‚ÄúHere is the expert skier, soldier, here is a naturalist, a navigator, an authority on bullfighting and on boxing. Here is a man who sought the most dangerous conditions the world could offer‚Ä¶‚ÄĚ So says the newscaster from this 1950s clip. Hemingway was often portrayed like this by the media: an all round √úbermensch who displayed grace under pressure and had a wicked way with his pen to boot.
When we think of Ernest Hemingway we might think of him as all these things ‚Äď as well as war correspondent, deep-sea fisherman, and of course, as writer ‚Äď but we tend not to think of him immediately as husband material. A womanizer, yes, but not the type of husband who might call his wife Wicky Poo, Lovebug, Kitty Kat, Small Friend or Picklepot, nor the kind of husband who would permit his own nickname ‚ÄėLittle Wax Puppy‚Äô.
But his letters (which were ‚Äėnot for posterity but for the day and the hour‚Äô) pulse with an excess of sentiment. Not for Hemingway-the-letter-writer the cool economy of Hemingway-the-novelist. In contrast to his fiction his letters could be ‚Äėas loose, devil-may-care, recklessly copious and repetitive as he chose‚Ä¶ he wrote letters to warm up his brain‚Ä¶ or to ‚Äúcool out‚ÄĚ after he had laid aside the current story or chapter‚Äô writes Carlos Baker in his introduction to the Selected Letters. Letter-writing was the equivalent to the therapist‚Äôs couch, or the pillow wherefrom sweet nothings were whispered in the lover's ear.
The pet-names and pillow-talk begin with his first wife Hadley. In a long list of grousing complaints about his posting to Lausanne in 1922, he concludes that ‚Äėthey all talk French and the Russians are miles out of the way and I‚Äôm only a little tiny wax puppy. Poor dear little Wicky Poo‚Äô, the letter over-runneth, ‚ÄėI love you dearest Wicky ‚Äď you write the very best letters.‚Äô This spillage of emotions continues when he writes to his first mistress (and second wife) Pauline Pfeiifer in 1926: ‚Äėoh Pfife I love you love you love you so, and I‚Äôm yours all shot to hell.‚Äô While studiously avoiding clich√© and hyperbole in his fiction, in his letters he sinks joyfully into sentiment, like a penned pig released to the mud.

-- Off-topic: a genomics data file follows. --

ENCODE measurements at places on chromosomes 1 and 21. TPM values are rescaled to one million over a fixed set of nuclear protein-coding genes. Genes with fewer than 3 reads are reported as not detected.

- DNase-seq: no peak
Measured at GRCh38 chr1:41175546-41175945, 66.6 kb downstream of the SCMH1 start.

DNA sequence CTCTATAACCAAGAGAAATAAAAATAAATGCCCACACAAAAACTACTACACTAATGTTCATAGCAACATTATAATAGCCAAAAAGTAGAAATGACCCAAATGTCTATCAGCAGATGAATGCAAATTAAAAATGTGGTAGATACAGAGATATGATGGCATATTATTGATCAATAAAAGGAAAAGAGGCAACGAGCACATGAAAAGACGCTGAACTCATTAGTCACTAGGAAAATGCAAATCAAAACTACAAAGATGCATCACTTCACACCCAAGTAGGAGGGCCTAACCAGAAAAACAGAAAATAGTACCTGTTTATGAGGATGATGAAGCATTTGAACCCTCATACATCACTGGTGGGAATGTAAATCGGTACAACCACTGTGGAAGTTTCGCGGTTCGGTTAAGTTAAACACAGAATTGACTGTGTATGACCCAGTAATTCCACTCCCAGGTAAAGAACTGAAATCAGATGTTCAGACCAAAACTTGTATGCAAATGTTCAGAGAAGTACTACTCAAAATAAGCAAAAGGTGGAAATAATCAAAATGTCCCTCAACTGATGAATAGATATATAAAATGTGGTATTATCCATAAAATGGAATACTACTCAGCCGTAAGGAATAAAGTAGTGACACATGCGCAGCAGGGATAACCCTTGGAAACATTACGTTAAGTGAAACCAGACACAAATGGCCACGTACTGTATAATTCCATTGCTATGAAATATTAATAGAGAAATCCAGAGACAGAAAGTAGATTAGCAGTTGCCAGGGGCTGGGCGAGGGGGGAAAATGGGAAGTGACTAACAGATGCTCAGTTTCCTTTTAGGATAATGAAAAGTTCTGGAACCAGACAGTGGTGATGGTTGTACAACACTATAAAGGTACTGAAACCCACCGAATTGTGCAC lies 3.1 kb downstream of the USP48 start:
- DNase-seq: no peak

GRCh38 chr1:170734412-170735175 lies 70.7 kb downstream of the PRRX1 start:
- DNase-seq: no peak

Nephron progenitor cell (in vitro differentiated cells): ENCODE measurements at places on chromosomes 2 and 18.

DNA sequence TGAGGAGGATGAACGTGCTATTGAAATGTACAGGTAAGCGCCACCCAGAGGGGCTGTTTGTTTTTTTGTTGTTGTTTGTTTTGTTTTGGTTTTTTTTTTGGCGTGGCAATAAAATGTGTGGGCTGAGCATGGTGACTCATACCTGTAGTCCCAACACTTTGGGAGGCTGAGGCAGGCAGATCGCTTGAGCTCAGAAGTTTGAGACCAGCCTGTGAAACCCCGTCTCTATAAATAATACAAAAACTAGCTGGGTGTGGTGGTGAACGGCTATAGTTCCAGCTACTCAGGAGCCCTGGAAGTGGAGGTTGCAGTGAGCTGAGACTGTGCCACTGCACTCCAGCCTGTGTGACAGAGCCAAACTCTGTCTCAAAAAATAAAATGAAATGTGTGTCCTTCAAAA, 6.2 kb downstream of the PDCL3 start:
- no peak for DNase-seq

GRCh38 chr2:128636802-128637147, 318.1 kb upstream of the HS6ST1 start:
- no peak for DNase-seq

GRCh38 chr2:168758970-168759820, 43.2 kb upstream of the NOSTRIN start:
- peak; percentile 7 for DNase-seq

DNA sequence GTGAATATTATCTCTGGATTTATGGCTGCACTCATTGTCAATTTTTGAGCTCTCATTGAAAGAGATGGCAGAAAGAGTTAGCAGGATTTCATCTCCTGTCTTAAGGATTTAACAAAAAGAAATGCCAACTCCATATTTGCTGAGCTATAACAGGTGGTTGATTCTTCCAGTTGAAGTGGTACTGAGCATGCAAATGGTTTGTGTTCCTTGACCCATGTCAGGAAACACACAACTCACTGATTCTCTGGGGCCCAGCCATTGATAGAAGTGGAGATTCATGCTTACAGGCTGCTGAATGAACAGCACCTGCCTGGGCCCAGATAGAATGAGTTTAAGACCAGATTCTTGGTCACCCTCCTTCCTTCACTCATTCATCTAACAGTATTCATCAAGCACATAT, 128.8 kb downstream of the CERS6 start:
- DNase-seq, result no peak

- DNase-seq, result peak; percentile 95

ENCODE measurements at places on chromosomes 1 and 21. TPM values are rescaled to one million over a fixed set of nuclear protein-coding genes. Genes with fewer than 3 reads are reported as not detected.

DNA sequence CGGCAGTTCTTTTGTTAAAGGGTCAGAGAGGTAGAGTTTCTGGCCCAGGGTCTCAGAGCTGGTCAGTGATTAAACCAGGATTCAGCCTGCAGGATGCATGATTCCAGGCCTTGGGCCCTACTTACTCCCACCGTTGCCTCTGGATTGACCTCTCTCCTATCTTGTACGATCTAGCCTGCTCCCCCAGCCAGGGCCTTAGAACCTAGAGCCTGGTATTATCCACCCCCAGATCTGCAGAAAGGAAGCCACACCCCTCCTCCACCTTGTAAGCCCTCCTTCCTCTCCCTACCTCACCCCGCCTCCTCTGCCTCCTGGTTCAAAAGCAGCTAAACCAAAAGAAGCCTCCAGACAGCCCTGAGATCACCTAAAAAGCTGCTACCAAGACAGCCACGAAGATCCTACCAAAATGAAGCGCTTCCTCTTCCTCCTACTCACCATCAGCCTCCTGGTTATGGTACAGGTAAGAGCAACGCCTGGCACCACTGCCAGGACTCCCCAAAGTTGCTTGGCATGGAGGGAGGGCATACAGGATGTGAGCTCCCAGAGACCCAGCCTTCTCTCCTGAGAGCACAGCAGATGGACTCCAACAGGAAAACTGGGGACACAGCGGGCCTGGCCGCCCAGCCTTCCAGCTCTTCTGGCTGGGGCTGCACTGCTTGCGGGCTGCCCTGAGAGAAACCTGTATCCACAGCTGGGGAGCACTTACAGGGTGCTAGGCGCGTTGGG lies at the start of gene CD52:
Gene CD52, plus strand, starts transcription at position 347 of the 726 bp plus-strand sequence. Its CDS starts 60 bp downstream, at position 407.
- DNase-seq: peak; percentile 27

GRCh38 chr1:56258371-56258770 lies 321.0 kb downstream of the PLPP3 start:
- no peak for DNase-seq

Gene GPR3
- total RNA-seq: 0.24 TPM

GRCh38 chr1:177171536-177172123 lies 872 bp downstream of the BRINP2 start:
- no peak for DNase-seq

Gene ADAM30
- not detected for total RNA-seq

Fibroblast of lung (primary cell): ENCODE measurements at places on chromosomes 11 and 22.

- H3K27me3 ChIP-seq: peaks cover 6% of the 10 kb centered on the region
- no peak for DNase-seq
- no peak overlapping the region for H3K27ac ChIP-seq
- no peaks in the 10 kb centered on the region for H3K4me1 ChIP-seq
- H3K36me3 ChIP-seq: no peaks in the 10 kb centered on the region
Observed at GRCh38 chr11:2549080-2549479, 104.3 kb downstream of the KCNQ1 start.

As I looked through the Selected Letters, I expected to see a change of tone or language in the way he treated each of his four wives. Though his letters to his third wife, Martha Gellhorn, were not included, her own letters tantalizingly reveal half the conversation. One might infer that the language used was in common currency by them both. ‚ÄėI love you Bug,‚Äô writes Martha to Ernest in 1943, ‚ÄėKiss all catsies. Take care of yourself for me. / Mook.‚Äô
What is striking is how gloriously constant and yet inventive is his langue d'amour throughout each of his marriages. ‚ÄėI am just happy and purring like an old jungle beast because I love you and you love me‚Ä¶.‚Äô he writes to his fourth wife, Mary, in 1944. ‚ÄėPlease love me very much and always and take care of me Small Friend the way Small Friends take care of Big Friends ‚Äď high in the sky and shining and beautiful.‚Äô Not so far from a syrupy Disney romance, but all the sweeter for it coming from Ernest Hemingway; media √úbermensch.
What is extraordinary is how direct the artery is from the heart to the page throughout Hemingway‚Äôs four marriages and many affairs. They always give me great delight to know that this Man Of All Things (skier, soldier, naturalist ad infinitum) also indulged in much baby-talk and mush. The letters pulse with love. It almost makes you forgive him for all the mistresses.
Naomi Wood is one of the Eccles Centre Writers in Residence at the British Library. Her second book, Mrs Hemingway, is a historical novel that explores Ernest‚Äôs four marriages to Hadley, Pauline, Martha and Mary. Excerpts from the letters are from The Selected Letters of Martha Gellhorn (ed Caroline Moorehead) and The Selected Letters of Ernest Hemingway (ed Carlos Baker).